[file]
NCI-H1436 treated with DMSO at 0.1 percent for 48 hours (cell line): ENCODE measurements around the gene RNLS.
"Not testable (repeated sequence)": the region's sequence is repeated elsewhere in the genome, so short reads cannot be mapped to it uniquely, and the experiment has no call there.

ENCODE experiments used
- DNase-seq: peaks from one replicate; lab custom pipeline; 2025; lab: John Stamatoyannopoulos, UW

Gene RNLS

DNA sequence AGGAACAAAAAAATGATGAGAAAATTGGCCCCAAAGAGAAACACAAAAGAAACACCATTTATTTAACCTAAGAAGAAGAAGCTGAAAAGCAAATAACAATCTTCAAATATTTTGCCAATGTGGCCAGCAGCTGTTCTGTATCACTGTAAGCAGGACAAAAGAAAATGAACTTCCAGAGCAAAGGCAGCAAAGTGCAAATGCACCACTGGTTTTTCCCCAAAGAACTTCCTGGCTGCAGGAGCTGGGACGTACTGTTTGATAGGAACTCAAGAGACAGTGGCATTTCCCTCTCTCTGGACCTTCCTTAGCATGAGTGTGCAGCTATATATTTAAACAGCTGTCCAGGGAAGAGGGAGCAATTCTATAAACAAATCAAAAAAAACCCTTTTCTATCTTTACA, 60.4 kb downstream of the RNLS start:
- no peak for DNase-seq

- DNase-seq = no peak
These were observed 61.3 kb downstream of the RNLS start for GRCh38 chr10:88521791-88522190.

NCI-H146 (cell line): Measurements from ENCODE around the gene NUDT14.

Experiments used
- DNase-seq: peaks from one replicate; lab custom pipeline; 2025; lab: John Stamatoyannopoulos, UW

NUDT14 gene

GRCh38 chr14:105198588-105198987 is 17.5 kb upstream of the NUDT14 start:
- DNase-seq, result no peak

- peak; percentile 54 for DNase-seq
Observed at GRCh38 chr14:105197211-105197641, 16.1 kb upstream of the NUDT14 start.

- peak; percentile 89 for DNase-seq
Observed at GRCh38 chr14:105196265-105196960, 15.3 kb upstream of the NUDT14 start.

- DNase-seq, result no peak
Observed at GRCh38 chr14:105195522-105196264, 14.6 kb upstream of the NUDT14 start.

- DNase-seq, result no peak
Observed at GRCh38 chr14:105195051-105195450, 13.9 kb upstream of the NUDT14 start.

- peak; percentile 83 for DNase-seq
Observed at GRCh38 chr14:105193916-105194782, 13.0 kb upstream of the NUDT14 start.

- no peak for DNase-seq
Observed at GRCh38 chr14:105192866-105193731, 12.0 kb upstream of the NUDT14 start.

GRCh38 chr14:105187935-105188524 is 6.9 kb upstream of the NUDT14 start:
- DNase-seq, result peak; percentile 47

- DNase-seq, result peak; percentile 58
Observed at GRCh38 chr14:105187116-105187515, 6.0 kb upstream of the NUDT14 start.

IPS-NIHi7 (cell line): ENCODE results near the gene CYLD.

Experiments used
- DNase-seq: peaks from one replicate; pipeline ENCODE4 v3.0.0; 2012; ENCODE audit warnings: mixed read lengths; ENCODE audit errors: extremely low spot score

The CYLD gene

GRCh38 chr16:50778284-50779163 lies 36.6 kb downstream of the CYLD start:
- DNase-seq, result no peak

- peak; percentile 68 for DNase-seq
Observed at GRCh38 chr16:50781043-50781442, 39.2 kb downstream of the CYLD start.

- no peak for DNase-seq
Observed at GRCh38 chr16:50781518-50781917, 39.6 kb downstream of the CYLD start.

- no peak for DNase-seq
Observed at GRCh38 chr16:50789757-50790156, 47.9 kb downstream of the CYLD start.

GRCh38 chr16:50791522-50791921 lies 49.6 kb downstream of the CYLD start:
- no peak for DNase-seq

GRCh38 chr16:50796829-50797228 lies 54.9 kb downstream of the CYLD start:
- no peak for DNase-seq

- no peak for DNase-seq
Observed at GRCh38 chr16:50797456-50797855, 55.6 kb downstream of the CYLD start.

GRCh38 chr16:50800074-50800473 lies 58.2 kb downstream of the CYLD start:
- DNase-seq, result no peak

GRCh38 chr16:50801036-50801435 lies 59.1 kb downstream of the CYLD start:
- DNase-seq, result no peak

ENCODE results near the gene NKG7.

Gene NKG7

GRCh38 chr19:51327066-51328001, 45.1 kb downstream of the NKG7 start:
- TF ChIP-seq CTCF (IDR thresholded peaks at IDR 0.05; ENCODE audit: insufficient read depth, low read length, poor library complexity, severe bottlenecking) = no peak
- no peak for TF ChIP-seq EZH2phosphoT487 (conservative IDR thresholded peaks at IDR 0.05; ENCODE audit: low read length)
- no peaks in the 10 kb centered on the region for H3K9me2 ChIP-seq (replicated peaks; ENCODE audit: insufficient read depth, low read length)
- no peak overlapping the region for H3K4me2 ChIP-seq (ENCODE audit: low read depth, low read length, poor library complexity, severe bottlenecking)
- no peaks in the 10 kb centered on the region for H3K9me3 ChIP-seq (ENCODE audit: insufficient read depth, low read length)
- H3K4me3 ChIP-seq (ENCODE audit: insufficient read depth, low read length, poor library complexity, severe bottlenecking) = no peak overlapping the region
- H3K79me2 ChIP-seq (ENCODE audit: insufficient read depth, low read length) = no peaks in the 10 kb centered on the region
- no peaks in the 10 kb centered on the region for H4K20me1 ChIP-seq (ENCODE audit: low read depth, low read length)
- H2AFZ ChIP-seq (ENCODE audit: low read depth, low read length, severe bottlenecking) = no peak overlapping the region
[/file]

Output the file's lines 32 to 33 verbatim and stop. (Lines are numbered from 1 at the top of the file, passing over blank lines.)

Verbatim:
IPS-NIHi7 (cell line): ENCODE results near the gene CYLD.

Experiments used